Raising awareness about the risks of genetically modified foods (GMOs) | Alimento Transgénicos | Conscience OGM | Gentechnologie | Conciencia Transgénicos | Nei til GMO | Sin Transgénicos | Wolni od GMO | Libre de Transgénicos
If you’ve decided to “take the GMO-free plunge” for yourself or your family, the first difference you’re going to notice is the cost: organic food almost always costs more than conventional food. How can individuals and families make organic, GMO-free food more affordable?
Here are 10 helpful ideas to make “going organic / GMO-free” a little easier on your pocketbook…
New evidence points to glyphosate, the active ingredient in Monsanto’s RoundUp weedkiller, as the culprit in the rise of gluten intolerance, celiac disease and irritable bowel syndrome.
No, this isn’t coming from Monsanto’s test plots of wheat genetically engineered to resist RoundUp (yet). This is coming from a standard practice used on the vast majority of non-organic wheat grown in the United States and other countries…
One of the biggest assurances that pro-GMO manufacturers and scientists continue to make is how “safe” genetically engineered crops are. One of their primary arguments behind this assurance is that “new genes introduced in GM food are harmless, since all genes are broken up and rendered inert during digestion.”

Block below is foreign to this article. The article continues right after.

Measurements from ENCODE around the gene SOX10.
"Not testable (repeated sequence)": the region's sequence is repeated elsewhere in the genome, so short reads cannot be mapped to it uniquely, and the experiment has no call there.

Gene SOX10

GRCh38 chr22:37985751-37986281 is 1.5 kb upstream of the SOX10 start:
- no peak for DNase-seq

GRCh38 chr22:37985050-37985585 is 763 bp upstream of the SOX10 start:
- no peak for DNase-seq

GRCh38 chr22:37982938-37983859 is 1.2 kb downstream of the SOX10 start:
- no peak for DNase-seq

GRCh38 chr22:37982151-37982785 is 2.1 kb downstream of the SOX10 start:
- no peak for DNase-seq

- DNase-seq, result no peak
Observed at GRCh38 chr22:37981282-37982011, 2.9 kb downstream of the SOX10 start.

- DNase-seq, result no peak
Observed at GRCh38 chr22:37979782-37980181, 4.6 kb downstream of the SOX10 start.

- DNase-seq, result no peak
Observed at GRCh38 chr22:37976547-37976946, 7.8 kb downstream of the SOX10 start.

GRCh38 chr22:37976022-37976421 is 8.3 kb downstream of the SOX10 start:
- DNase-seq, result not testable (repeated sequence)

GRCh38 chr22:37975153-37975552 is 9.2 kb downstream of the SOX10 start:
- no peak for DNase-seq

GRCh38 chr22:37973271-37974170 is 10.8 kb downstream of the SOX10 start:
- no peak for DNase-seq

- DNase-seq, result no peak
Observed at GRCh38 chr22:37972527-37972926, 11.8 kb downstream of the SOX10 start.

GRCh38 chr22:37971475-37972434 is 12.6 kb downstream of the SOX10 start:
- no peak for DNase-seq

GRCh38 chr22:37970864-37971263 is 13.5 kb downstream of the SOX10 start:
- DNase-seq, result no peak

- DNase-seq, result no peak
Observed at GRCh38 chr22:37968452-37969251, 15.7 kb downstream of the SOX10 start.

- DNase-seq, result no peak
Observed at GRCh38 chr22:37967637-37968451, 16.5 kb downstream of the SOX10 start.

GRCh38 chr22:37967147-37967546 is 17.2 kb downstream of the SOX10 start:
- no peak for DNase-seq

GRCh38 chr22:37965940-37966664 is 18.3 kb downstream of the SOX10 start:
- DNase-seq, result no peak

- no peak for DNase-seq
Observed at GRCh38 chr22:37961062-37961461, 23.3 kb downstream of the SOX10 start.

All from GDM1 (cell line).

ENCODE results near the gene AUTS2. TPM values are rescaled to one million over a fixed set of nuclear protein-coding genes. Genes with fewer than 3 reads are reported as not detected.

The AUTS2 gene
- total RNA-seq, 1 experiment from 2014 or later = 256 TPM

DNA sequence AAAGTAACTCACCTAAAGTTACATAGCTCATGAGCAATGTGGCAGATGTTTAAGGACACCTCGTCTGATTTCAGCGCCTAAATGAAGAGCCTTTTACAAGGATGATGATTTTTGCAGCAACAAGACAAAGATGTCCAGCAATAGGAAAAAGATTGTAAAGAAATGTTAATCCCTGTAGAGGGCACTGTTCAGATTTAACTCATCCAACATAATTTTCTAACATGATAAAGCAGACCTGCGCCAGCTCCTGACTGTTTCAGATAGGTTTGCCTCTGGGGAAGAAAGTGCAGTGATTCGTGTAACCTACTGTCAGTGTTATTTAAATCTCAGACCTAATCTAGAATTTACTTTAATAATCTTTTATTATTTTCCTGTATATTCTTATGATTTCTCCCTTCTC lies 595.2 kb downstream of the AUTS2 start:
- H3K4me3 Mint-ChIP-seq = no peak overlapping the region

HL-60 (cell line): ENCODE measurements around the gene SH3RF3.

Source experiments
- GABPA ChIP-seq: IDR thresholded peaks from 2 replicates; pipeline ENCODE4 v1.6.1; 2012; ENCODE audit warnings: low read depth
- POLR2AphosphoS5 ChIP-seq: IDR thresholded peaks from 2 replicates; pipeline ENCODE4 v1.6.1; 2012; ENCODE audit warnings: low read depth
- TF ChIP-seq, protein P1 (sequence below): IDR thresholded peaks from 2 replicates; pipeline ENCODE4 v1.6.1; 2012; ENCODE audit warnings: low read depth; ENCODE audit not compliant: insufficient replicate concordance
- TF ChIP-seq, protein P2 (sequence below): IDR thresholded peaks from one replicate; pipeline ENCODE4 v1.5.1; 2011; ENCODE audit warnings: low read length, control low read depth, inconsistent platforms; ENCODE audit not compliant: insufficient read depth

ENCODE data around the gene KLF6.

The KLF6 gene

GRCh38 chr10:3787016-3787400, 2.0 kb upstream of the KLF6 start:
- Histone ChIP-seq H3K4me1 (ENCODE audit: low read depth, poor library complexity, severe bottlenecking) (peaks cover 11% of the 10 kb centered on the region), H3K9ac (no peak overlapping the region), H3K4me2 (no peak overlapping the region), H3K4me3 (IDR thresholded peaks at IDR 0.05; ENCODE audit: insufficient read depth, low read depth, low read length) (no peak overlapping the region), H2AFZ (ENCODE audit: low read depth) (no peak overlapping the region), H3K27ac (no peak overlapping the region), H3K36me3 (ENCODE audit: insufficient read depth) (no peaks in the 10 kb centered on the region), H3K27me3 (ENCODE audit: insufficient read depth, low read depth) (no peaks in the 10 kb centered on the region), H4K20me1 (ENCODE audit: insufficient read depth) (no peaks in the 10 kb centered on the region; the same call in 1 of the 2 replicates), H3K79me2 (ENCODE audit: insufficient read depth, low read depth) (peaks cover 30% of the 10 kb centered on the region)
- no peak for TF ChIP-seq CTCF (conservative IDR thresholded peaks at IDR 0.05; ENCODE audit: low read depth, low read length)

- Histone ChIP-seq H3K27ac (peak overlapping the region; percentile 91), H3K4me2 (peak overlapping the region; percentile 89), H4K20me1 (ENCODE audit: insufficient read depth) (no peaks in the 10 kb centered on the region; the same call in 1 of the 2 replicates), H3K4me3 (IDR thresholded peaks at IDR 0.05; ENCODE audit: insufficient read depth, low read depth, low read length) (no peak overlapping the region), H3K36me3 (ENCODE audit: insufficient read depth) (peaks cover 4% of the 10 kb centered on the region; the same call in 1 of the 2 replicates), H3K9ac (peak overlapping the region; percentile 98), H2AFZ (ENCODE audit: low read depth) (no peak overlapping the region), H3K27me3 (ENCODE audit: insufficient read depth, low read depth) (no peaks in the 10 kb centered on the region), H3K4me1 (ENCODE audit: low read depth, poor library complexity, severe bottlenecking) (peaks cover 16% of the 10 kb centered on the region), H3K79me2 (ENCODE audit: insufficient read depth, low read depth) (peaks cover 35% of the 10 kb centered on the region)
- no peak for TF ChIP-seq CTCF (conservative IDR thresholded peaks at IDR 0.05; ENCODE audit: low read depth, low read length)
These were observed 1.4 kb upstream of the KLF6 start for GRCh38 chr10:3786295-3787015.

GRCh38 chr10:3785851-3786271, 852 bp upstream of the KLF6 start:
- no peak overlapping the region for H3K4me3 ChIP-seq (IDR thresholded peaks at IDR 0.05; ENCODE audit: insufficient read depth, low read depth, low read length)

In 2010, Dr. E. Ann Clark, a retired Associate Professor from the University of Guelph‘s Plant Agriculture Department in Ontario, Canada, wrote the following paper demonstrating the logic behind organic agriculture as the best choice in a post-oil future.
Think about it: the current agri-food system was designed around the use of fossil fuels—to bring seeds and fertilizers to the farm, to prepare the soil, to seed, fertilize, harvest and deliver the raw crop to central distribution points, to transport the crop to processors / manufacturers, and then to transport the processed food or grain back to grocery stores and end users.
Can this reliance on oil at every step of the agricultural process remain sustainable long-term?
“Just look at the ever-growing world population… GMOs are the only hope we have of feeding the world!”
This statement is one of the most-repeated phrases in support of genetically engineered food. It’s typically backed by claims about GMOs “increasing yield, reducing pesticides, tolerating drought, and containing more nutrients.”
We invite you to investigate the facts behind these claims…
According to Michael Moss, the Pulitzer prizing-winning reporter and author of the new book Salt Sugar Fat: How the Food Giants Hooked Us, executives at the major food behemoths – Kraft, General Mills and Nestle – have known for years that the sugar, salt and fat added to their cereals, soups, tomato sauces and hundreds of other food products have put millions of individuals’ health at risk…
Talk about some awesome awareness… today’s Washington Post included a special circular dedicated to The Organic Movement. The center spread of the circular features the above outstanding article by the Non-GMO Project’s Executive Director Megan Westgate (click on the image to view it, click it a second time to make it larger for reading).